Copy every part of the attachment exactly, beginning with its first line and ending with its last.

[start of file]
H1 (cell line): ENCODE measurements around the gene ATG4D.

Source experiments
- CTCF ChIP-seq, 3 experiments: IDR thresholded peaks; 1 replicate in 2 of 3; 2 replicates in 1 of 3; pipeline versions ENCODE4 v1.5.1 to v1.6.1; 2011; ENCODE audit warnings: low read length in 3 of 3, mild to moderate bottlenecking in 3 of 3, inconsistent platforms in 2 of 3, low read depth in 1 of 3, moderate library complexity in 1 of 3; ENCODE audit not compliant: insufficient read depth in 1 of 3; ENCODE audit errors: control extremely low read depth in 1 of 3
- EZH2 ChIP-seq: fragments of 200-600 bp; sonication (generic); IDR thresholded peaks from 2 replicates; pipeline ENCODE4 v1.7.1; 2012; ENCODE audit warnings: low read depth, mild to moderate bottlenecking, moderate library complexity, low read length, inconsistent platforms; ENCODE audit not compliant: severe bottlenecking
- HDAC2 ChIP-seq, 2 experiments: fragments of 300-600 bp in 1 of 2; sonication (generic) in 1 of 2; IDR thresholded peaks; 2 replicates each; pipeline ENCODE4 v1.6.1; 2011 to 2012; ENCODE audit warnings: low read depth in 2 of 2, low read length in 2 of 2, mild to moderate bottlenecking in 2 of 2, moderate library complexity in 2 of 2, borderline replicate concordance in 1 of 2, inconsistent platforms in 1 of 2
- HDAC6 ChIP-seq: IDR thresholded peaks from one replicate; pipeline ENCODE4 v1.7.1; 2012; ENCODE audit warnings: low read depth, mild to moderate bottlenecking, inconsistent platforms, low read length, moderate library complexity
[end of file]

H1 (cell line): ENCODE measurements around the gene ATG4D.

Source experiments
- CTCF ChIP-seq, 3 experiments: IDR thresholded peaks; 1 replicate in 2 of 3; 2 replicates in 1 of 3; pipeline versions ENCODE4 v1.5.1 to v1.6.1; 2011; ENCODE audit warnings: low read length in 3 of 3, mild to moderate bottlenecking in 3 of 3, inconsistent platforms in 2 of 3, low read depth in 1 of 3, moderate library complexity in 1 of 3; ENCODE audit not compliant: insufficient read depth in 1 of 3; ENCODE audit errors: control extremely low read depth in 1 of 3
- EZH2 ChIP-seq: fragments of 200-600 bp; sonication (generic); IDR thresholded peaks from 2 replicates; pipeline ENCODE4 v1.7.1; 2012; ENCODE audit warnings: low read depth, mild to moderate bottlenecking, moderate library complexity, low read length, inconsistent platforms; ENCODE audit not compliant: severe bottlenecking
- HDAC2 ChIP-seq, 2 experiments: fragments of 300-600 bp in 1 of 2; sonication (generic) in 1 of 2; IDR thresholded peaks; 2 replicates each; pipeline ENCODE4 v1.6.1; 2011 to 2012; ENCODE audit warnings: low read depth in 2 of 2, low read length in 2 of 2, mild to moderate bottlenecking in 2 of 2, moderate library complexity in 2 of 2, borderline replicate concordance in 1 of 2, inconsistent platforms in 1 of 2
- HDAC6 ChIP-seq: IDR thresholded peaks from one replicate; pipeline ENCODE4 v1.7.1; 2012; ENCODE audit warnings: low read depth, mild to moderate bottlenecking, inconsistent platforms, low read length, moderate library complexity